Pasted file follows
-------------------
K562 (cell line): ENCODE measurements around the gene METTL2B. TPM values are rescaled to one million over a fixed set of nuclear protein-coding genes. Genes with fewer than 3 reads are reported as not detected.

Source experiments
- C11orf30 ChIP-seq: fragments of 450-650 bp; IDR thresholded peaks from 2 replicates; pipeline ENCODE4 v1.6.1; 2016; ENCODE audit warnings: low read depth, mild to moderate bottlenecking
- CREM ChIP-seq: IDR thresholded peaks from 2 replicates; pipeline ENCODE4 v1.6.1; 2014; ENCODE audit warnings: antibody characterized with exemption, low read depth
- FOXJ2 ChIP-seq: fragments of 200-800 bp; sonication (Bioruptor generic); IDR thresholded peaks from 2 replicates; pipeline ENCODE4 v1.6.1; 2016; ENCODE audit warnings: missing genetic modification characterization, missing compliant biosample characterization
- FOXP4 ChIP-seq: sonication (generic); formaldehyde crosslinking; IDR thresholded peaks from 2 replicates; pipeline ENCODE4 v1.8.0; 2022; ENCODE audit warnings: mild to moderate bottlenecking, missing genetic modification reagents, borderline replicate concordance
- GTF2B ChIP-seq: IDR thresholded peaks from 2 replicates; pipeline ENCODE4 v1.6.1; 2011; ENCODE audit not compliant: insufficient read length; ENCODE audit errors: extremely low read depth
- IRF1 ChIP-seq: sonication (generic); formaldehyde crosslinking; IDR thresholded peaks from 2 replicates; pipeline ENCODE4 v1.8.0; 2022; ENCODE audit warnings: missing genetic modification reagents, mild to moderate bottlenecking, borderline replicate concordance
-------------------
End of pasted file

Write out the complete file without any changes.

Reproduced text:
K562 (cell line): ENCODE measurements around the gene METTL2B. TPM values are rescaled to one million over a fixed set of nuclear protein-coding genes. Genes with fewer than 3 reads are reported as not detected.

Source experiments
- C11orf30 ChIP-seq: fragments of 450-650 bp; IDR thresholded peaks from 2 replicates; pipeline ENCODE4 v1.6.1; 2016; ENCODE audit warnings: low read depth, mild to moderate bottlenecking
- CREM ChIP-seq: IDR thresholded peaks from 2 replicates; pipeline ENCODE4 v1.6.1; 2014; ENCODE audit warnings: antibody characterized with exemption, low read depth
- FOXJ2 ChIP-seq: fragments of 200-800 bp; sonication (Bioruptor generic); IDR thresholded peaks from 2 replicates; pipeline ENCODE4 v1.6.1; 2016; ENCODE audit warnings: missing genetic modification characterization, missing compliant biosample characterization
- FOXP4 ChIP-seq: sonication (generic); formaldehyde crosslinking; IDR thresholded peaks from 2 replicates; pipeline ENCODE4 v1.8.0; 2022; ENCODE audit warnings: mild to moderate bottlenecking, missing genetic modification reagents, borderline replicate concordance
- GTF2B ChIP-seq: IDR thresholded peaks from 2 replicates; pipeline ENCODE4 v1.6.1; 2011; ENCODE audit not compliant: insufficient read length; ENCODE audit errors: extremely low read depth
- IRF1 ChIP-seq: sonication (generic); formaldehyde crosslinking; IDR thresholded peaks from 2 replicates; pipeline ENCODE4 v1.8.0; 2022; ENCODE audit warnings: missing genetic modification reagents, mild to moderate bottlenecking, borderline replicate concordance